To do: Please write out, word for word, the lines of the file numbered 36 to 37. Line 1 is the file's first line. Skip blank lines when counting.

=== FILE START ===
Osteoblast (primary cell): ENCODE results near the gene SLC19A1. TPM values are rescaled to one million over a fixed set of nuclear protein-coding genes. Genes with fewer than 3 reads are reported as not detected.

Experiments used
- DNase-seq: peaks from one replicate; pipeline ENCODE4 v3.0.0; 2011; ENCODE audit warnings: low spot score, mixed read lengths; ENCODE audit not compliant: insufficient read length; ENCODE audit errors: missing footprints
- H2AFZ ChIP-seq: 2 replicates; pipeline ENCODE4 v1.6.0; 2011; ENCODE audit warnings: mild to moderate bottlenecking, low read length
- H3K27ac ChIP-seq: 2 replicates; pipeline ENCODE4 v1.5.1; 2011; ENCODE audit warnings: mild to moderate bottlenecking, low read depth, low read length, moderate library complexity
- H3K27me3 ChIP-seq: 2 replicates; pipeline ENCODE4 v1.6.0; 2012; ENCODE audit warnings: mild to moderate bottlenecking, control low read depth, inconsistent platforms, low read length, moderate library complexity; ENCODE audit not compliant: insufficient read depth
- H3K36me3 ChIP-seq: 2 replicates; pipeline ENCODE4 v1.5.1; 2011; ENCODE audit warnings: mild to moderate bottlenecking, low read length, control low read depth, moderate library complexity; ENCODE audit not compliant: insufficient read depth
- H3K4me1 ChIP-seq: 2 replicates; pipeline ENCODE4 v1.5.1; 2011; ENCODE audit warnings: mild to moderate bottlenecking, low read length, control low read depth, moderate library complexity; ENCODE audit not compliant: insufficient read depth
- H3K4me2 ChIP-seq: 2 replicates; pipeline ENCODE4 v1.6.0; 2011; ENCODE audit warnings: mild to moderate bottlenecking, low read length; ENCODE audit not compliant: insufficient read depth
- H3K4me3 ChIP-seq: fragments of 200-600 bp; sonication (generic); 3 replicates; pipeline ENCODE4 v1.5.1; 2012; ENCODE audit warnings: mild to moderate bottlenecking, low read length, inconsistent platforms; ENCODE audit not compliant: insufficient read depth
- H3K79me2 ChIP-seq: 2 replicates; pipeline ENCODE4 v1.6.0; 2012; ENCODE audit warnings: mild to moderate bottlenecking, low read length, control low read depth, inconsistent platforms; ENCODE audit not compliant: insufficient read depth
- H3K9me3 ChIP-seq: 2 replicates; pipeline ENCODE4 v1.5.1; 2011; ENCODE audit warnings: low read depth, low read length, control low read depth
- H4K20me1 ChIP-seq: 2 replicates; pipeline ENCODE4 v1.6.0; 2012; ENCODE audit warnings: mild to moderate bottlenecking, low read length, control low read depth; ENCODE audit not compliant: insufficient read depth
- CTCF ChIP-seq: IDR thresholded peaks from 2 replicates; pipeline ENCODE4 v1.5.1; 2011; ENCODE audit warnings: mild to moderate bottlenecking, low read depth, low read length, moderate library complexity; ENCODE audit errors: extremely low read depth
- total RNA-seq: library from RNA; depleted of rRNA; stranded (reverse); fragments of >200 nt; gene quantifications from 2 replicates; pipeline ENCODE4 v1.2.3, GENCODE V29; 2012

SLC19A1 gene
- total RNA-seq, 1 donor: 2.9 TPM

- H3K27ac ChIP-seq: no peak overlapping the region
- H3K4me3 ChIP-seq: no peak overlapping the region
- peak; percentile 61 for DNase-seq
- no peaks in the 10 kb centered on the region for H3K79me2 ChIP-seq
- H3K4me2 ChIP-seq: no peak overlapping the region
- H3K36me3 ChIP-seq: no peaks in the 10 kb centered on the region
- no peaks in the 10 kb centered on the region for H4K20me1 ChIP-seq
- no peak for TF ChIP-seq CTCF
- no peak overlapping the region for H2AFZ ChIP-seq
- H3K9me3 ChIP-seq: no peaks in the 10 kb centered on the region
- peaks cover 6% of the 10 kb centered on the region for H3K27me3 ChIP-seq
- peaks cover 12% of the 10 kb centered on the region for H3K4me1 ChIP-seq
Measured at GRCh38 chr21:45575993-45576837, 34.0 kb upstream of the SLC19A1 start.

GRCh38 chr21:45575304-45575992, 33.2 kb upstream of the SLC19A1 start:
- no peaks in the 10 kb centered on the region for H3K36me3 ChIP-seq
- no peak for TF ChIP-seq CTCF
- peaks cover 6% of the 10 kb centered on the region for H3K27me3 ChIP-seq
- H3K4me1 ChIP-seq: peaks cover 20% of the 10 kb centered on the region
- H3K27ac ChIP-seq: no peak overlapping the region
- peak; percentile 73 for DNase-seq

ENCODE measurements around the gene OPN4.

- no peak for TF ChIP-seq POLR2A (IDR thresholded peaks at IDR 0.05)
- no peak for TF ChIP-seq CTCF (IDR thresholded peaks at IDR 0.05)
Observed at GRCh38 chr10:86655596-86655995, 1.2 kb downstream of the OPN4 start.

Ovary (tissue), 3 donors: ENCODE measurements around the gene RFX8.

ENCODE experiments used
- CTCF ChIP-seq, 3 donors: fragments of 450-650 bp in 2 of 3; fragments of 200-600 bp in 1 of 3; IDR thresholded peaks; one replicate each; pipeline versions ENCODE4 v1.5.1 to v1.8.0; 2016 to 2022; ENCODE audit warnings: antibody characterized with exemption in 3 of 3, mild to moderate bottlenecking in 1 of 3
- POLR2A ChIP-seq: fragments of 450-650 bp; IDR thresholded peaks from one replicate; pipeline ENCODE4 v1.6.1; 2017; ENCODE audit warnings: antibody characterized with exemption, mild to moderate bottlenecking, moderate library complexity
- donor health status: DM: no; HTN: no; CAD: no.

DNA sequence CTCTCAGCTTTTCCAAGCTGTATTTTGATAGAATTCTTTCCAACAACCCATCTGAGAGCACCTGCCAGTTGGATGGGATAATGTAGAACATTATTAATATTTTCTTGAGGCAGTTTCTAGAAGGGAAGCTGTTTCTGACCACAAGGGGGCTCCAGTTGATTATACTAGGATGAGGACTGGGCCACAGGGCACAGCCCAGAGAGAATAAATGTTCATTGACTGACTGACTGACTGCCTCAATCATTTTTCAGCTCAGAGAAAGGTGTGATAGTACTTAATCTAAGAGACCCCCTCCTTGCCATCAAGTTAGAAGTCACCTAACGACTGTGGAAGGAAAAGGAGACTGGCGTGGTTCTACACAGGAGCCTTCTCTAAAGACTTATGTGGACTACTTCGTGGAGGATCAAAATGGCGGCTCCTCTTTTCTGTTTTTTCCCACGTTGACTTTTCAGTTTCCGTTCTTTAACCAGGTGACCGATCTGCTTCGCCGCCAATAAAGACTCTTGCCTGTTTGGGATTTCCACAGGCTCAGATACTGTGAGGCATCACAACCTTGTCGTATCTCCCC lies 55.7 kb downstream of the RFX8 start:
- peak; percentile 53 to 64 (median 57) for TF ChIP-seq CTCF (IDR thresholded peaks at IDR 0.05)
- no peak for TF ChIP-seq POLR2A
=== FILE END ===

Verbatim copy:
- H3K27ac ChIP-seq: no peak overlapping the region
- peak; percentile 73 for DNase-seq